© E.Fourt / Handicap International.

Monsef Sadaqah coordinates Handicap International’s rehabilitation activities inside Syria. He joined the organization four years ago.  

« As a physiotherapist, I always wanted to work for Handicap International. I still remember my first day on the field, in Jordan. I met a young man, about my age, who suffered from a spinal cord injury. He was bedridden, not even able to swallow the food his parents were feeding him. When we visited his family, his dad kept on thanking us for the help we were providing them with. This is when I realized the importance of our assistance to Syrian refugees. All these years working on the Syrian crisis only reinforced my conviction. We help the injured and disabled and their families to restart their life, wherever they are. Six years after the beginning of the war, the situation is disastrous in Syria. Our teams inside the country face various daily challenges but we do not give up: our assistance is vital for the population. »

© E.Fourt / Handicap International

Farah Sweidan trains Handicap International’s partners inside Syria. Before, she worked for three years with refugees in Jordan.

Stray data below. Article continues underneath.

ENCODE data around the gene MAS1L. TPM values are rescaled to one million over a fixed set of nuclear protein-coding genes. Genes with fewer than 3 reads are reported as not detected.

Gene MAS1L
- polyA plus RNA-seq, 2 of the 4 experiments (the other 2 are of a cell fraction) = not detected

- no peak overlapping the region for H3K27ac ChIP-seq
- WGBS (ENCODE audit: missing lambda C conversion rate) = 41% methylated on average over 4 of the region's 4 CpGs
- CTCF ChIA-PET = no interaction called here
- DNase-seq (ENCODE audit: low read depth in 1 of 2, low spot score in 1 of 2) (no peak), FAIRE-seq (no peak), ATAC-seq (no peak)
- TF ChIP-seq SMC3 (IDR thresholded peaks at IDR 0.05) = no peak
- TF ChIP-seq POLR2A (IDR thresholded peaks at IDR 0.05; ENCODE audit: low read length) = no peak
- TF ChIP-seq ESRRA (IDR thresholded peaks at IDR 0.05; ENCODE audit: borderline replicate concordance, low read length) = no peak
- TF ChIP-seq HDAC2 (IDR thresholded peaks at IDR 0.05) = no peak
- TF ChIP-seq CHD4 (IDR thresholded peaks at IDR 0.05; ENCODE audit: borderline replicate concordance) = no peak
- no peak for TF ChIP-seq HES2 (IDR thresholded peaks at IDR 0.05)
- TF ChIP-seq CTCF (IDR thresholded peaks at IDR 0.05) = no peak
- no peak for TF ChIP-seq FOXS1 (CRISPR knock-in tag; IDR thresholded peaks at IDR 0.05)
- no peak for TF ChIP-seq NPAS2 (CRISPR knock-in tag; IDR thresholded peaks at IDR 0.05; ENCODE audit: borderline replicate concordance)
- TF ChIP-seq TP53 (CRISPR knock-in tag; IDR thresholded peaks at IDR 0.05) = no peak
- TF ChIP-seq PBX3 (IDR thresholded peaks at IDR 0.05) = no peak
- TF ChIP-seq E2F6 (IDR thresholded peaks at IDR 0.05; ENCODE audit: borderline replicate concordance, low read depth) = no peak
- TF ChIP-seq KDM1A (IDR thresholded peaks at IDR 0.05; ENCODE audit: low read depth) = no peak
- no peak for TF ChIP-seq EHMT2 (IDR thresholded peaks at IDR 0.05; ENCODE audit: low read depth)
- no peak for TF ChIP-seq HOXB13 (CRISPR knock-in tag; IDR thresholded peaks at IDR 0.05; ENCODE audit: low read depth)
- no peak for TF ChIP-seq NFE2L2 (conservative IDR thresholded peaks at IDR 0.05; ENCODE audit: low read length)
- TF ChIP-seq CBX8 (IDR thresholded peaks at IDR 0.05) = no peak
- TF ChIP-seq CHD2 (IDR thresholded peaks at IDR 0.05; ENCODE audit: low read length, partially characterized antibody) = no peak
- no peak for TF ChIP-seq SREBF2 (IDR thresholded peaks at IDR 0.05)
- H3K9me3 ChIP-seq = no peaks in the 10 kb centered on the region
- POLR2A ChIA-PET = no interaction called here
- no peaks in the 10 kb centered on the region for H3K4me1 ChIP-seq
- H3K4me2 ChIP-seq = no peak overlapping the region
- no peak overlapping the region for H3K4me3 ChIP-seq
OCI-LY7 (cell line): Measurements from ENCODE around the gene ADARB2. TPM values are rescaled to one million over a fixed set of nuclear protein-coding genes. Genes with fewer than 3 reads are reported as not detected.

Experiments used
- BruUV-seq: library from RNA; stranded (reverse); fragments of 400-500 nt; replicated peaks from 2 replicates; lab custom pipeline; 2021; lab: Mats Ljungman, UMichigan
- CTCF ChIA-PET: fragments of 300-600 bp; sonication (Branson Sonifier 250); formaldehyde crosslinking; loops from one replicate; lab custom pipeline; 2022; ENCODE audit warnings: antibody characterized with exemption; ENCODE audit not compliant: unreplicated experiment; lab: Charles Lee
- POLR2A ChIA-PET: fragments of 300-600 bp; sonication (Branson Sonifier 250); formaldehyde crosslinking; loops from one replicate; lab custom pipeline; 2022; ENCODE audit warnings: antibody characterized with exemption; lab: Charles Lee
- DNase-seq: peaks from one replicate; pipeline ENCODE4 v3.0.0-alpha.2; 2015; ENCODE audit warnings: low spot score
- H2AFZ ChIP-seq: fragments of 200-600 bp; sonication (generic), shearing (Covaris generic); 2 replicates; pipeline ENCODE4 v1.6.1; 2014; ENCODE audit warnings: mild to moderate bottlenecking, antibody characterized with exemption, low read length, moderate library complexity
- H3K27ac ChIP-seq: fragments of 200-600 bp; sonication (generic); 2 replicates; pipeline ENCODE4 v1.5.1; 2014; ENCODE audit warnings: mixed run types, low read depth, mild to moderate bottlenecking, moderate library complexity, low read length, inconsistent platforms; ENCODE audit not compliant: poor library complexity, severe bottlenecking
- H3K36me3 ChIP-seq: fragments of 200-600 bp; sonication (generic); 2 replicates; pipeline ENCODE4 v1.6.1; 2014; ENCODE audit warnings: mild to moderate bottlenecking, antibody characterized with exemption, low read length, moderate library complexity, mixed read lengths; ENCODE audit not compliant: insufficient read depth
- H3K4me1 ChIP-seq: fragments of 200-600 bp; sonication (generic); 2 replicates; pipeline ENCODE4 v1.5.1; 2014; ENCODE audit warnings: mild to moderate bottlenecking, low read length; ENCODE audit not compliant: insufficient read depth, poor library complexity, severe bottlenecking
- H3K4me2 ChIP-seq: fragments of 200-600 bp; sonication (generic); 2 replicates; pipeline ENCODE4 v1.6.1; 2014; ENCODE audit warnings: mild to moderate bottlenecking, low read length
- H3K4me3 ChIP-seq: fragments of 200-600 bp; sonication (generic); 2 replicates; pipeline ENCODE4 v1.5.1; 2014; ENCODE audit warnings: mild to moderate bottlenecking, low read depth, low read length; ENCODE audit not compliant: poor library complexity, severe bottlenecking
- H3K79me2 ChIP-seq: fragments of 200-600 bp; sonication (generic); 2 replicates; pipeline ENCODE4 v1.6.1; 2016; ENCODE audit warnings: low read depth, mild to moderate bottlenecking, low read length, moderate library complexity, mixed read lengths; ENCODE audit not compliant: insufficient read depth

« To work for Handicap International is one of the best things that has happened to me. When the Syrian crisis started, I wanted to help refugees more than anything. The organization allowed me to do so, putting my skills in physiotherapy to use. The scenes that I have witnessed, over the past few years, are terrible… so much more difficult than one can ever imagine, than one can see on TV… A few years ago, I assisted a young Syrian teenager, who suffered from a spinal cord injury. After months of rehabilitation, he was able to stand again on his own. The expression on his face, at that very moment, was indescribable. I remember him looking at me, saying: “I am standing. I am standing Farah. I’ll never forget you.” This sentence and this very moment were enough to convince me that I had found my vocation. »

© E.Fourt / Handicap International

Abdullah Al Sayed is a social worker who joined Handicap International’s team in Lebanon, at the beginning of the Syrian crisis.